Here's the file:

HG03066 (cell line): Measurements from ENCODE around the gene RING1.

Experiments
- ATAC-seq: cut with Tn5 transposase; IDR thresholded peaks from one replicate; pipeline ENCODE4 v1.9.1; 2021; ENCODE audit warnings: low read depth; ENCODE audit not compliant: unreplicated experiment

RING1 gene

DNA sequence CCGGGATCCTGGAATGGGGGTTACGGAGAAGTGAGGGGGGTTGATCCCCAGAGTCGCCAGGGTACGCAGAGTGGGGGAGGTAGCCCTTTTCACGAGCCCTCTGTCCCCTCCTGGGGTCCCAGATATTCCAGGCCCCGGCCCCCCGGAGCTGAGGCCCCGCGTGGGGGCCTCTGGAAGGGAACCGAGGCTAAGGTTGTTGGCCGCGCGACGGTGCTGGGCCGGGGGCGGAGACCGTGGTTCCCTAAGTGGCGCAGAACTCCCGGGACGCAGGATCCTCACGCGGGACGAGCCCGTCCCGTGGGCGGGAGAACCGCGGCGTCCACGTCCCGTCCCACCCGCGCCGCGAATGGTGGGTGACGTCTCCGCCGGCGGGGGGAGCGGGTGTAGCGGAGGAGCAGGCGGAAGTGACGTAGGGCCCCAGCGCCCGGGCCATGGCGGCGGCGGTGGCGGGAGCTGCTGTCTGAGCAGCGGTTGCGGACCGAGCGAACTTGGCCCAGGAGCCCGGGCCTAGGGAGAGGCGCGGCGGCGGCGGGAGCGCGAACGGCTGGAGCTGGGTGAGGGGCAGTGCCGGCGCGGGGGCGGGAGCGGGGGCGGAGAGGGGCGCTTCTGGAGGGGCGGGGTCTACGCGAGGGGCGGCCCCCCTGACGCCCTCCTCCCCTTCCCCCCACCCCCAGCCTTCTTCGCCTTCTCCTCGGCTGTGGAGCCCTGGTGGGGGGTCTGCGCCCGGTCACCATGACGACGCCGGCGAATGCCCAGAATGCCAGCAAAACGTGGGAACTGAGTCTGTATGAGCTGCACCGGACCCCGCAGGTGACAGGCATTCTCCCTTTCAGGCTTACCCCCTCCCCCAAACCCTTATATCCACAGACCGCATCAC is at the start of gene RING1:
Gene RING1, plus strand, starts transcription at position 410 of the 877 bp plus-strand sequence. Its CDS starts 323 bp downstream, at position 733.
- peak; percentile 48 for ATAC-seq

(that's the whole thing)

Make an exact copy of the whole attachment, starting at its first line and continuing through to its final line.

HG03066 (cell line): Measurements from ENCODE around the gene RING1.

Experiments
- ATAC-seq: cut with Tn5 transposase; IDR thresholded peaks from one replicate; pipeline ENCODE4 v1.9.1; 2021; ENCODE audit warnings: low read depth; ENCODE audit not compliant: unreplicated experiment

RING1 gene

DNA sequence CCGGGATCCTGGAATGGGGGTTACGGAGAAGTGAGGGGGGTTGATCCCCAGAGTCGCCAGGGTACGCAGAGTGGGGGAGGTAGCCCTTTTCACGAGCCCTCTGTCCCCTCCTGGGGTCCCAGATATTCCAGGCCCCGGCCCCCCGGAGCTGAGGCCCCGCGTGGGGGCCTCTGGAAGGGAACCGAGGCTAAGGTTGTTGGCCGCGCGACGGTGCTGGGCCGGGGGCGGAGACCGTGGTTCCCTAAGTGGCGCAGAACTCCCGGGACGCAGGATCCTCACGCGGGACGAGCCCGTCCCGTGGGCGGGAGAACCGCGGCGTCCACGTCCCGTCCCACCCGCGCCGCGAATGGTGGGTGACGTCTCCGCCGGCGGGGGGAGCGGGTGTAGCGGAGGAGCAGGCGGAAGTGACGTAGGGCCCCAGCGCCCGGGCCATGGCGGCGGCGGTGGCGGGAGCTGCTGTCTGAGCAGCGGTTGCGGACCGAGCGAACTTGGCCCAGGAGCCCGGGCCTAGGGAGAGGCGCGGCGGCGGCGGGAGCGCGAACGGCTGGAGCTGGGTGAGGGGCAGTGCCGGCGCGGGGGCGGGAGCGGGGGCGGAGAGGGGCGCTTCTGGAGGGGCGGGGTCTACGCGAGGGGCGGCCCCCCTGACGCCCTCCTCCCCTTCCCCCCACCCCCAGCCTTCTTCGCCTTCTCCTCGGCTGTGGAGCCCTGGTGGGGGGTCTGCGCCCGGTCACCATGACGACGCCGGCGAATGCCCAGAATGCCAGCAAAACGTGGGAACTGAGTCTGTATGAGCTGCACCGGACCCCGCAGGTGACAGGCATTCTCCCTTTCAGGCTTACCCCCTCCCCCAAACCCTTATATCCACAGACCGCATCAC is at the start of gene RING1:
Gene RING1, plus strand, starts transcription at position 410 of the 877 bp plus-strand sequence. Its CDS starts 323 bp downstream, at position 733.
- peak; percentile 48 for ATAC-seq